We may want a fantasy and may envisage self in a fantasy – however, to stretch the truth into a fantasy is problematic.
In law we have specific guides to clearly inform us as to:
- what we know; as opposed to
- what we believe.
The two may be very different. Belief is not knowledge, since knowledge is based on facts, which helps establish truth.
Facts can be challenged (think, for example: the attacks on climate change science). However, challenging on the basis of conflicting facts is very different from challenging on the basis of belief. By way of example, think about how the politics of climate change belief has influenced public debate.
So, what our beliefs are and the reality (truth) can be different.
Confronting belief with reality
Let’s take another example – the belief that it’s good to enter a “profession”. This belief leads to certain behaviours that encourage children to grow up to become, say lawyers or doctors. This behaviour further promotes the high standing of the ‘professions’ in our culture.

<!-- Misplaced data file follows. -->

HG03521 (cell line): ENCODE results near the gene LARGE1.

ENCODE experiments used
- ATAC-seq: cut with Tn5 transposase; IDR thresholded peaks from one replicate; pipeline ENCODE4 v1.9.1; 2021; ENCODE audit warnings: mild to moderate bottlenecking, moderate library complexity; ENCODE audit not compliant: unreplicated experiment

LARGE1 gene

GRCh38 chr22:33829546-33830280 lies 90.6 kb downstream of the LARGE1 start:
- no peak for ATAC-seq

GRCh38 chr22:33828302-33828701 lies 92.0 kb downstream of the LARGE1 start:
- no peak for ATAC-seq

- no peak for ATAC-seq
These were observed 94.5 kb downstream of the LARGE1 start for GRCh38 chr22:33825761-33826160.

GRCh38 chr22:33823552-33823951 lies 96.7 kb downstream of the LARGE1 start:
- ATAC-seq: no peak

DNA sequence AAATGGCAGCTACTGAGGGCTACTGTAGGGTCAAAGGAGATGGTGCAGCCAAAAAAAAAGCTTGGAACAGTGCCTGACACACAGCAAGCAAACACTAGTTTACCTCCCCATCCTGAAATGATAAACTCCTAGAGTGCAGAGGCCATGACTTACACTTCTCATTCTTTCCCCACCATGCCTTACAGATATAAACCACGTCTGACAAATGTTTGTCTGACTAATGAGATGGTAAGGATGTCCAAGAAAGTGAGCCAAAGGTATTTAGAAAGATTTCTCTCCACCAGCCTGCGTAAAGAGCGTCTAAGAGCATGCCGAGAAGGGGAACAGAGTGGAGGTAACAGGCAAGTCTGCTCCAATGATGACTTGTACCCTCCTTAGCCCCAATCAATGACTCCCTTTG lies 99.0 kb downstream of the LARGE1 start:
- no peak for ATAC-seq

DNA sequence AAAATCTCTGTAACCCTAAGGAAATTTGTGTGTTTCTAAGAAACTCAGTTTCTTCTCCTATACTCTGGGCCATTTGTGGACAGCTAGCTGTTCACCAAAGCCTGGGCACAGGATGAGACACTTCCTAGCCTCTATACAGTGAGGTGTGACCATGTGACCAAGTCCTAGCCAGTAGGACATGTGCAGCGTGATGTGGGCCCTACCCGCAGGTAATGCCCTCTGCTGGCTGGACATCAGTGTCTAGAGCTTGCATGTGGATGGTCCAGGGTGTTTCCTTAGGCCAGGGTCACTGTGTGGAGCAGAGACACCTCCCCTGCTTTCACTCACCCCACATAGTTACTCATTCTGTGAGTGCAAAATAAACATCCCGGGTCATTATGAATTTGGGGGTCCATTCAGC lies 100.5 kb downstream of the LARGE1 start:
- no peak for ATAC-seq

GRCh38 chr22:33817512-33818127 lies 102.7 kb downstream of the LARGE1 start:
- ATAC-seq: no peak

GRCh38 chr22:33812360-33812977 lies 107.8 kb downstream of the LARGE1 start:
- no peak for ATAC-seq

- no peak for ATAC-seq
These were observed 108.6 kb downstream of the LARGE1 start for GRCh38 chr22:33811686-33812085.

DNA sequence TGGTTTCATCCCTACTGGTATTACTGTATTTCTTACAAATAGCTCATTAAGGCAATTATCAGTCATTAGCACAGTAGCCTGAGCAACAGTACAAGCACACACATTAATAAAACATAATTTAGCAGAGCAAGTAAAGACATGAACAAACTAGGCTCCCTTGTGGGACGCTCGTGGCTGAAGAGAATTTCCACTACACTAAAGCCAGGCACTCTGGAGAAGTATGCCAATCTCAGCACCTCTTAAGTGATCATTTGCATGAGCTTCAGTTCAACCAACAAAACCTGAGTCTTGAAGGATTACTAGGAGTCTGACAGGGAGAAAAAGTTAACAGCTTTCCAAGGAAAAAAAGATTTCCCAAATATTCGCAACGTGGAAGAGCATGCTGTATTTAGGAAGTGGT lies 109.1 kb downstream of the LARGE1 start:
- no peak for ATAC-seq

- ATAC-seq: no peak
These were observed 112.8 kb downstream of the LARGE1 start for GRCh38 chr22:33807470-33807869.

However, the more competition there is to join a “profession”, so the criteria to join become higher and the rewards early in the career get lower . Examples of high pressure, low reward professions include science, architecture and now possibly law.
So when belief is confronted with reality, the “truth” can be quite different. What you don’t expect is sometimes surprising. -FULL POST>